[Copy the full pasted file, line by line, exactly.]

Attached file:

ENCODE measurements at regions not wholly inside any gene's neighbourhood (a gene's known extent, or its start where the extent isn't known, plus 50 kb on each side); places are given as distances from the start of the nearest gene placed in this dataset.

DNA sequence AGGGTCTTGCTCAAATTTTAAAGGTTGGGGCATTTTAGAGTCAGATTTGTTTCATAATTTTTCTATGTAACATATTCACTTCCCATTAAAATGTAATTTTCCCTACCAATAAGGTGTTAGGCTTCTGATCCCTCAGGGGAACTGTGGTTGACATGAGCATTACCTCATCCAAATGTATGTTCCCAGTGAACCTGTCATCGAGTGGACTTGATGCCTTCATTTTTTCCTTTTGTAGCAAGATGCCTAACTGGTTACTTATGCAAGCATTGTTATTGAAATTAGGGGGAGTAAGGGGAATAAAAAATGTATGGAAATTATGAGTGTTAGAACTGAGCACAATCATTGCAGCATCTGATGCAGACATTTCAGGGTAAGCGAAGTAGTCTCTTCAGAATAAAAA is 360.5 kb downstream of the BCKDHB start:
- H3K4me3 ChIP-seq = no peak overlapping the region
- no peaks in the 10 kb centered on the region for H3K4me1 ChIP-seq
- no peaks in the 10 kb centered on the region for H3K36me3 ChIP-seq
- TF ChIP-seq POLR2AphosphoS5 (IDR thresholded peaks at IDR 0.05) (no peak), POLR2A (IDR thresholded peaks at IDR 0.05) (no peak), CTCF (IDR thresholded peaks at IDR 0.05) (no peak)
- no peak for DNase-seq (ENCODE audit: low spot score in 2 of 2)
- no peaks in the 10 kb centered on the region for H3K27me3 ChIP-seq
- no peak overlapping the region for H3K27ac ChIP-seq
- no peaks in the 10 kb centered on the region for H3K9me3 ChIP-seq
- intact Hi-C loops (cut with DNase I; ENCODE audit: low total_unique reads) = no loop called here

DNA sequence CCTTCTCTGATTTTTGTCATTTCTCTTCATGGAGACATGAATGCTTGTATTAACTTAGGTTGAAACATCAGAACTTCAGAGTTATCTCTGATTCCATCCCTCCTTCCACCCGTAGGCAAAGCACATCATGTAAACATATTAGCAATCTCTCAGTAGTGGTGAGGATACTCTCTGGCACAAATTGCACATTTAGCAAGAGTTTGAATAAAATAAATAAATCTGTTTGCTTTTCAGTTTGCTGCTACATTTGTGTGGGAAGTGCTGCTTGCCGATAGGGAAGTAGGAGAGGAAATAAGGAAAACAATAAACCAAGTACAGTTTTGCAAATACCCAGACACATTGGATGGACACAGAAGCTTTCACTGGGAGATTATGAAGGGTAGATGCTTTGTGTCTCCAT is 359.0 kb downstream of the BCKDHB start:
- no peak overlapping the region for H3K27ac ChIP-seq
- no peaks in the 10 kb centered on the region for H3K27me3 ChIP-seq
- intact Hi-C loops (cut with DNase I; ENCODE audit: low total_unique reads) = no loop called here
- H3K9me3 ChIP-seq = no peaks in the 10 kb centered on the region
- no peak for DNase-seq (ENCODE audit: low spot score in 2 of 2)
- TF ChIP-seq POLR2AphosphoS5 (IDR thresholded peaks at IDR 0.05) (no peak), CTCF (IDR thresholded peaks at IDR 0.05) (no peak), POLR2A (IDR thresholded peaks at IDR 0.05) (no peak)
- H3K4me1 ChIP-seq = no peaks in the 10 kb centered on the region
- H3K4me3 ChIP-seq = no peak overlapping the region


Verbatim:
ENCODE measurements at regions not wholly inside any gene's neighbourhood (a gene's known extent, or its start where the extent isn't known, plus 50 kb on each side); places are given as distances from the start of the nearest gene placed in this dataset.

DNA sequence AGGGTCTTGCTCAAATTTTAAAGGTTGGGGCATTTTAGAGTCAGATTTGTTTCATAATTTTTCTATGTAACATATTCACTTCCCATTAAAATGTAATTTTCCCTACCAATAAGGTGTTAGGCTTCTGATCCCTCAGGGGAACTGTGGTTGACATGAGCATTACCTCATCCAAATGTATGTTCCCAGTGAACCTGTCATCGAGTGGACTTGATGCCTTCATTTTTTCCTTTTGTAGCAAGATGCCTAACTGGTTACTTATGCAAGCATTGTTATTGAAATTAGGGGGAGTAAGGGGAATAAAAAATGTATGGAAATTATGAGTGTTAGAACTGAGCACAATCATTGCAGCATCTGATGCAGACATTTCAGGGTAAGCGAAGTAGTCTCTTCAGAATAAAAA is 360.5 kb downstream of the BCKDHB start:
- H3K4me3 ChIP-seq = no peak overlapping the region
- no peaks in the 10 kb centered on the region for H3K4me1 ChIP-seq
- no peaks in the 10 kb centered on the region for H3K36me3 ChIP-seq
- TF ChIP-seq POLR2AphosphoS5 (IDR thresholded peaks at IDR 0.05) (no peak), POLR2A (IDR thresholded peaks at IDR 0.05) (no peak), CTCF (IDR thresholded peaks at IDR 0.05) (no peak)
- no peak for DNase-seq (ENCODE audit: low spot score in 2 of 2)
- no peaks in the 10 kb centered on the region for H3K27me3 ChIP-seq
- no peak overlapping the region for H3K27ac ChIP-seq
- no peaks in the 10 kb centered on the region for H3K9me3 ChIP-seq
- intact Hi-C loops (cut with DNase I; ENCODE audit: low total_unique reads) = no loop called here

DNA sequence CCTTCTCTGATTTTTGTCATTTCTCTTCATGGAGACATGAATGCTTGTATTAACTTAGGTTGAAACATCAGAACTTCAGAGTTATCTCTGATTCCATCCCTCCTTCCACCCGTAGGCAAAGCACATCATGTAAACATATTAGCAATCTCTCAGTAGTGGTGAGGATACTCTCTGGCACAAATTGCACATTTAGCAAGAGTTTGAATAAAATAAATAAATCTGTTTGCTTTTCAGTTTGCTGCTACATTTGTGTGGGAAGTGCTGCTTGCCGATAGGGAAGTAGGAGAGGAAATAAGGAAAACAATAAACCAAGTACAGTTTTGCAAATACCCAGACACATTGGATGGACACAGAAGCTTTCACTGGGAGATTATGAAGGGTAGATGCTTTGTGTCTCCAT is 359.0 kb downstream of the BCKDHB start:
- no peak overlapping the region for H3K27ac ChIP-seq
- no peaks in the 10 kb centered on the region for H3K27me3 ChIP-seq
- intact Hi-C loops (cut with DNase I; ENCODE audit: low total_unique reads) = no loop called here
- H3K9me3 ChIP-seq = no peaks in the 10 kb centered on the region
- no peak for DNase-seq (ENCODE audit: low spot score in 2 of 2)
- TF ChIP-seq POLR2AphosphoS5 (IDR thresholded peaks at IDR 0.05) (no peak), CTCF (IDR thresholded peaks at IDR 0.05) (no peak), POLR2A (IDR thresholded peaks at IDR 0.05) (no peak)
- H3K4me1 ChIP-seq = no peaks in the 10 kb centered on the region
- H3K4me3 ChIP-seq = no peak overlapping the region